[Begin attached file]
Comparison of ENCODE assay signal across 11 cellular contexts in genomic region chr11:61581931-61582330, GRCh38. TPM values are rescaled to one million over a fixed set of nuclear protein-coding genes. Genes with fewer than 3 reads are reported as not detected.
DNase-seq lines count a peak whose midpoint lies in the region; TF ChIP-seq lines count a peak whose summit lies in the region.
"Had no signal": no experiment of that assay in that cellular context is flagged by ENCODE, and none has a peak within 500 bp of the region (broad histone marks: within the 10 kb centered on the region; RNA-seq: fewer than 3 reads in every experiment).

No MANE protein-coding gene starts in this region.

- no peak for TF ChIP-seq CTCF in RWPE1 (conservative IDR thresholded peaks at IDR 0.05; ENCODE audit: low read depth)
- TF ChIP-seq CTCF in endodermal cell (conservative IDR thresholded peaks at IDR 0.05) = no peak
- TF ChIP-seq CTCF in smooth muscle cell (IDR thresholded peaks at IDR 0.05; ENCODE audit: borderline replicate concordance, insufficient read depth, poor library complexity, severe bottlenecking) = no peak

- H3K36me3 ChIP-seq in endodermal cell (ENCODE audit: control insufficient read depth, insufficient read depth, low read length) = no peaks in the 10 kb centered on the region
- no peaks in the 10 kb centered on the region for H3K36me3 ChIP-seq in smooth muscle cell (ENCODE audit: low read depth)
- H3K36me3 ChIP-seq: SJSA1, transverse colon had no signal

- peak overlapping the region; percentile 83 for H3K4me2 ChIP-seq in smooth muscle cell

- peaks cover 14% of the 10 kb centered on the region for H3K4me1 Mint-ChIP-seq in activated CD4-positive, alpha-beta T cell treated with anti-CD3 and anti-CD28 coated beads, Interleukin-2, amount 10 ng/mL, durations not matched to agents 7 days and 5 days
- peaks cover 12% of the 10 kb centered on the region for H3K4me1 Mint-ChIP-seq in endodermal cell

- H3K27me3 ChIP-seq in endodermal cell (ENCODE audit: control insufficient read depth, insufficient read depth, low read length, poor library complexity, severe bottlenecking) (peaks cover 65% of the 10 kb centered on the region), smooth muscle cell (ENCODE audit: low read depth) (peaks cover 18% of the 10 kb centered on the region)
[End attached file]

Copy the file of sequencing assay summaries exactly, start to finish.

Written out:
Comparison of ENCODE assay signal across 11 cellular contexts in genomic region chr11:61581931-61582330, GRCh38. TPM values are rescaled to one million over a fixed set of nuclear protein-coding genes. Genes with fewer than 3 reads are reported as not detected.
DNase-seq lines count a peak whose midpoint lies in the region; TF ChIP-seq lines count a peak whose summit lies in the region.
"Had no signal": no experiment of that assay in that cellular context is flagged by ENCODE, and none has a peak within 500 bp of the region (broad histone marks: within the 10 kb centered on the region; RNA-seq: fewer than 3 reads in every experiment).

No MANE protein-coding gene starts in this region.

- no peak for TF ChIP-seq CTCF in RWPE1 (conservative IDR thresholded peaks at IDR 0.05; ENCODE audit: low read depth)
- TF ChIP-seq CTCF in endodermal cell (conservative IDR thresholded peaks at IDR 0.05) = no peak
- TF ChIP-seq CTCF in smooth muscle cell (IDR thresholded peaks at IDR 0.05; ENCODE audit: borderline replicate concordance, insufficient read depth, poor library complexity, severe bottlenecking) = no peak

- H3K36me3 ChIP-seq in endodermal cell (ENCODE audit: control insufficient read depth, insufficient read depth, low read length) = no peaks in the 10 kb centered on the region
- no peaks in the 10 kb centered on the region for H3K36me3 ChIP-seq in smooth muscle cell (ENCODE audit: low read depth)
- H3K36me3 ChIP-seq: SJSA1, transverse colon had no signal

- peak overlapping the region; percentile 83 for H3K4me2 ChIP-seq in smooth muscle cell

- peaks cover 14% of the 10 kb centered on the region for H3K4me1 Mint-ChIP-seq in activated CD4-positive, alpha-beta T cell treated with anti-CD3 and anti-CD28 coated beads, Interleukin-2, amount 10 ng/mL, durations not matched to agents 7 days and 5 days
- peaks cover 12% of the 10 kb centered on the region for H3K4me1 Mint-ChIP-seq in endodermal cell

- H3K27me3 ChIP-seq in endodermal cell (ENCODE audit: control insufficient read depth, insufficient read depth, low read length, poor library complexity, severe bottlenecking) (peaks cover 65% of the 10 kb centered on the region), smooth muscle cell (ENCODE audit: low read depth) (peaks cover 18% of the 10 kb centered on the region)